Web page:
"God Is Good" Says Sultan Aziz. (1941, May 16). Barrier Miner (Broken Hill, NSW : 1888 - 1954), p. 1 Edition: HOME EDITION. Retrieved March 27, 2012, from http://nla.gov.au/nla.news-article48407504

A year later he was back in the news, claiming he, at 113 was the oldest person in the Commonwealth.

SULTAN AZIZ CLAIMS TO BE OLDEST MAN IN THE COMMONWEALTH; 113 YEARS AND IS STILL GOING STRONG. (1942, August 13). Barrier Miner (Broken Hill, NSW : 1888 - 1954), p. 3. Retrieved March 27, 2012, from http://nla.gov.au/nla.news-article48401748

Sadly, age did catch up with Sultan Aziz.  He passed away in 1950.  His age was given as 105.

AFGHAN DIES AT 105. (1950, August 16). Barrier Miner (Broken Hill, NSW : 1888 - 1954), p. 12. Retrieved March 27, 2012, from http://nla.gov.au/nla.news-article49578554

Summarizing Sultan Aziz’s life in Australia through the newspaper articles,  I found he was born in Afghanistan and arrived in Albany, Western Australia via India,  around 1885.  His memories from that time included organising a camel race for His Royal Highness, The Duke of York and Cornwall who would, in 1910, become King George V.

An article from the “Northern Times” , Carnarvan , Western Australia on March 23, 1912, sees Aziz still in W.A. However he was selling his camels and then sailing for South Australia to take camels back overland to Carnarvan.  I don’t think he made it all the way back as he ends up in Broken Hill with a carting contract  around that time. Many other cameleers from Afghanistan were camped at Broken Hill.  He carted goods into central Australia with his camels, working for Sir Sidney Kidman.  At one time he claims to have owned up to 200 camels.  In the 65 years he was in Australia, he must have racked up some miles on his camels.  The trip from Broken Hill to Portland alone was over 900 kilometres.

He had a least one son, Abdul Aziz, who accompanied his father on his trip to Victoria.  Abdul attended school while in Portland and went on to serve in WW2.

In his later years, Sultan Aziz was the caretaker of the mosque in Broken Hill and tended his fowls.

Of course, this is mostly information  provided by Sultan Aziz himself and is still to be supported by other sources.

I also did a search for marriages for Sultan Aziz, because I had to know if he did have up to four wives.  However, I did not find a harem, rather a marriage in 1923 to Bigham Kahn at Broken Hill.  This could be Abdul Aziz’s mother.  It is possible that Sultan Aziz had wives he left in Afganistan, which was not unusual for the cameleers.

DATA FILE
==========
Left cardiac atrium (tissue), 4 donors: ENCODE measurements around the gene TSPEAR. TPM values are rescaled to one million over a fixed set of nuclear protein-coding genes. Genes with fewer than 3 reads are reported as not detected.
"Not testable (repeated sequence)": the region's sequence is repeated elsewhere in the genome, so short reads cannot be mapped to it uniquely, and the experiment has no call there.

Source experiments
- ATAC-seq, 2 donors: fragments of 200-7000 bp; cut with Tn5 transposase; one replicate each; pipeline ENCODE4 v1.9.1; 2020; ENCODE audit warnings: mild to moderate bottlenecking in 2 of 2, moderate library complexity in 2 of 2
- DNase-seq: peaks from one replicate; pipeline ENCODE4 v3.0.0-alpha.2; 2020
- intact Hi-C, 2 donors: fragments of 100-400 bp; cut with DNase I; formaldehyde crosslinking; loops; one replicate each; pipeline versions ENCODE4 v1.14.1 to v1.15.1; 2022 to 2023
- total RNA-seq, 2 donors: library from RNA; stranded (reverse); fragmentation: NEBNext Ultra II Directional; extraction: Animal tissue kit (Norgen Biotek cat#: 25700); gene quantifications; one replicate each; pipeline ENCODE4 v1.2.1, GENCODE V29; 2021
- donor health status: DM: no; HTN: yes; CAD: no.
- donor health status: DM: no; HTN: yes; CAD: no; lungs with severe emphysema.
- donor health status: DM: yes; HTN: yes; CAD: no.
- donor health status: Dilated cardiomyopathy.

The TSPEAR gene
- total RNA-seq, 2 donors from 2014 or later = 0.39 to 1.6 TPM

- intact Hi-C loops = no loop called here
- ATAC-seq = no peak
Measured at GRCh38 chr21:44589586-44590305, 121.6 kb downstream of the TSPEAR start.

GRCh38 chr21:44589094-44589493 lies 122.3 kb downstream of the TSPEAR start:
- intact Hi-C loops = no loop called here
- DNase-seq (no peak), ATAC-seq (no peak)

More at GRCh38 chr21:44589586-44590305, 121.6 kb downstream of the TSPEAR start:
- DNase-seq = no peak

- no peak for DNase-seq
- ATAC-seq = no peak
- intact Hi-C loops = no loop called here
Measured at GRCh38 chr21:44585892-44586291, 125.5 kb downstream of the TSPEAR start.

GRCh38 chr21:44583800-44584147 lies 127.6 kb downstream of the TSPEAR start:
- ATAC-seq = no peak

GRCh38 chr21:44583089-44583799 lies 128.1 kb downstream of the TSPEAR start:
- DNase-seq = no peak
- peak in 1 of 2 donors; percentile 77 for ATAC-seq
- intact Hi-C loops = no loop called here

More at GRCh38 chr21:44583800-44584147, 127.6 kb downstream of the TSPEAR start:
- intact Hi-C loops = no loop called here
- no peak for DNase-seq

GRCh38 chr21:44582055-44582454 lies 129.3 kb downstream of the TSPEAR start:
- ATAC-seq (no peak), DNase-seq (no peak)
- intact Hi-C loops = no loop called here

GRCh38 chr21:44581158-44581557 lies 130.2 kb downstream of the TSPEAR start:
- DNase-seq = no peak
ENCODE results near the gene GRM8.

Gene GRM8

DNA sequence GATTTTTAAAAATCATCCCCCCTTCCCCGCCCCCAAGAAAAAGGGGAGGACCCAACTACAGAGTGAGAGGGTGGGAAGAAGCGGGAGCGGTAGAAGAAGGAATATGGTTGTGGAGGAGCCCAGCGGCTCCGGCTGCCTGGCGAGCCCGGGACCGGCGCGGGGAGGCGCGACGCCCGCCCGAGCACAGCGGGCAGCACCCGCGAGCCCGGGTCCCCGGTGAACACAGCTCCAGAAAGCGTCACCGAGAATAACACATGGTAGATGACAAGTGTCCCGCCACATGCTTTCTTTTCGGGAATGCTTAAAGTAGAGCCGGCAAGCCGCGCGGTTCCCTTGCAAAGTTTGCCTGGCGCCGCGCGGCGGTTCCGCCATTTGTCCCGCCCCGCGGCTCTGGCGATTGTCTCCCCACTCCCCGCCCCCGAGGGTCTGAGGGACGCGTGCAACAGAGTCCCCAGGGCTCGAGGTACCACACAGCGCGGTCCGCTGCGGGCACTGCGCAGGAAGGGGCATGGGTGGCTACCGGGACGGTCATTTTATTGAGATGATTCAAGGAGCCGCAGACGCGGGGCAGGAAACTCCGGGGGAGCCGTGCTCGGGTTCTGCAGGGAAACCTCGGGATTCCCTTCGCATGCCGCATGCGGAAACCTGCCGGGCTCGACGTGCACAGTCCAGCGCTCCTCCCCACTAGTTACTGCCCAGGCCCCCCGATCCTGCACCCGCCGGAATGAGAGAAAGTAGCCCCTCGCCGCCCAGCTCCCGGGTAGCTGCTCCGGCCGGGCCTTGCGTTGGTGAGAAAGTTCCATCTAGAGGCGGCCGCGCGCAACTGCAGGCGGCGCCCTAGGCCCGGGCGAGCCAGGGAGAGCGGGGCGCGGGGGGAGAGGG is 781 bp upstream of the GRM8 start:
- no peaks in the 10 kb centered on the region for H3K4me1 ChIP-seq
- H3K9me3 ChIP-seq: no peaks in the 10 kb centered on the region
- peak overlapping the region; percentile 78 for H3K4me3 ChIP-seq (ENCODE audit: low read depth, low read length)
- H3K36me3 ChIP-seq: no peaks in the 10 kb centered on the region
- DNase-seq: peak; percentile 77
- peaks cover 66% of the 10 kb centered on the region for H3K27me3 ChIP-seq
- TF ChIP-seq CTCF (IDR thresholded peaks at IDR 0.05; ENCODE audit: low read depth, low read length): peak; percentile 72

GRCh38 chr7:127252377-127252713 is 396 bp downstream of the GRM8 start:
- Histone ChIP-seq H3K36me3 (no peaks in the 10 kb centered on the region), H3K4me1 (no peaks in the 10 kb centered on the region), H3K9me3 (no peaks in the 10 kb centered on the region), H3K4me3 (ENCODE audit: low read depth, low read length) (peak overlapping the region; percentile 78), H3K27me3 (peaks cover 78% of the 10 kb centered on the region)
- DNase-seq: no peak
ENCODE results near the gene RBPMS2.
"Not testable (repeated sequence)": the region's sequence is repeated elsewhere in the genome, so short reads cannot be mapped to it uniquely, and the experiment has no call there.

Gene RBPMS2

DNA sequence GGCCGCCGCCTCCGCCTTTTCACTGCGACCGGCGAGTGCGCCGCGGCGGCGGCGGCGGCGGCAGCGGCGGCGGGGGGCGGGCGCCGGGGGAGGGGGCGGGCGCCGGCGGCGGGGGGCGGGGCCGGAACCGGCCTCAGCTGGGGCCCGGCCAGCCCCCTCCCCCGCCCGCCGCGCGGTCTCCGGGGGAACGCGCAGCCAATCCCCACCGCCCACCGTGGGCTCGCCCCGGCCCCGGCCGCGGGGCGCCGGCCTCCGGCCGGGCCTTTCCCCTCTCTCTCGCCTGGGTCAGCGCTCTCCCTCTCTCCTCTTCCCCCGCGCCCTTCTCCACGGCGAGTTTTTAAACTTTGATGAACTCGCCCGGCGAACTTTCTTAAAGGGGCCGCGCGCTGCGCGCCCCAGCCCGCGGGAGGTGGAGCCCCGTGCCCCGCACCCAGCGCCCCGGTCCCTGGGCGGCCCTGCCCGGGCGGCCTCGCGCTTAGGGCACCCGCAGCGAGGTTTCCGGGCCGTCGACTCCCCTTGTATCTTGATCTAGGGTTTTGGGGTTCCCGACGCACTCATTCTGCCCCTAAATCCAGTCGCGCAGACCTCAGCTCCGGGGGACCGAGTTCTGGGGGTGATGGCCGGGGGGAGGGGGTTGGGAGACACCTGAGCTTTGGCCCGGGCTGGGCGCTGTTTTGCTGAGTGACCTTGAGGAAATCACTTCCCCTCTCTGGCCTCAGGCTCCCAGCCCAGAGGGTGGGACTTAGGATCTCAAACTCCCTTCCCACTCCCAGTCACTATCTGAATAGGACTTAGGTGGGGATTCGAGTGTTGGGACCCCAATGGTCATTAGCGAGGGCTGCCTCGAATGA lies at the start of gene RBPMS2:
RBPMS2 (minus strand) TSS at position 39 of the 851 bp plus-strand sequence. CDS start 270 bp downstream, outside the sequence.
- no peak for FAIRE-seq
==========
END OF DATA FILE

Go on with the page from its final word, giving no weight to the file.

It really is a great story of another colourful character to find his way into the Western District of Victoria.  I wonder if any of my relatives saw their first camel or paid a penny for a ride on the North Portland Beach.

Further Reading:

If you would like to learn more about the cameleers who helped explorers and pastoralists venture into inland Australia, the website Australia’s Muslim Cameleers is worth a visit.  There is so much information about the Muslim cameleers, including biographies. Yes, Sultan Aziz’s biography is among them.  One interesting fact is that at least 2000 cameleers arrived in Australia during the fifty years from 1870 to 1920 and 20,000 camels!  Most Australians would know Central Australia today has a lot of camels,but would have no idea how and why they are there.

There is also a book  by Phillip Jones and Anna Kenny, Australia’s Muslim Cameleers.  It includes a biographical listing of over 1200 cameleers.

The Age, on January 3, 2012, published an article entitled Afghans, cameleers and the massacre of Broken Hill.  It includes photos of cameleers and a mining registration form belonging to Sultan Aziz.  This was from 1939 and according to his own calculations at the time, he would have been around 110!  There is a photo, so see what you think.

I also located the WW2 service record of Abdul Aziz.  This was sad to read.  Abdul, born in 1923, enlisted in the Australian Military Service in 1942, aged 18 and later the A.I.F. in 1944.  He was sent to Bougainville in 1945 and after only four months, he received life threatening wounds to his leg, thanks to a shell.  He returned to Australia.

Further on in the service record,  I found a letter from 1958 of Thora Aziz’s application to buy a home with help from Legacy.  Her husband Abdul had died in 1951.  He would have been only 28.  Such a short life for the son of a centenarian.

Shelly Beach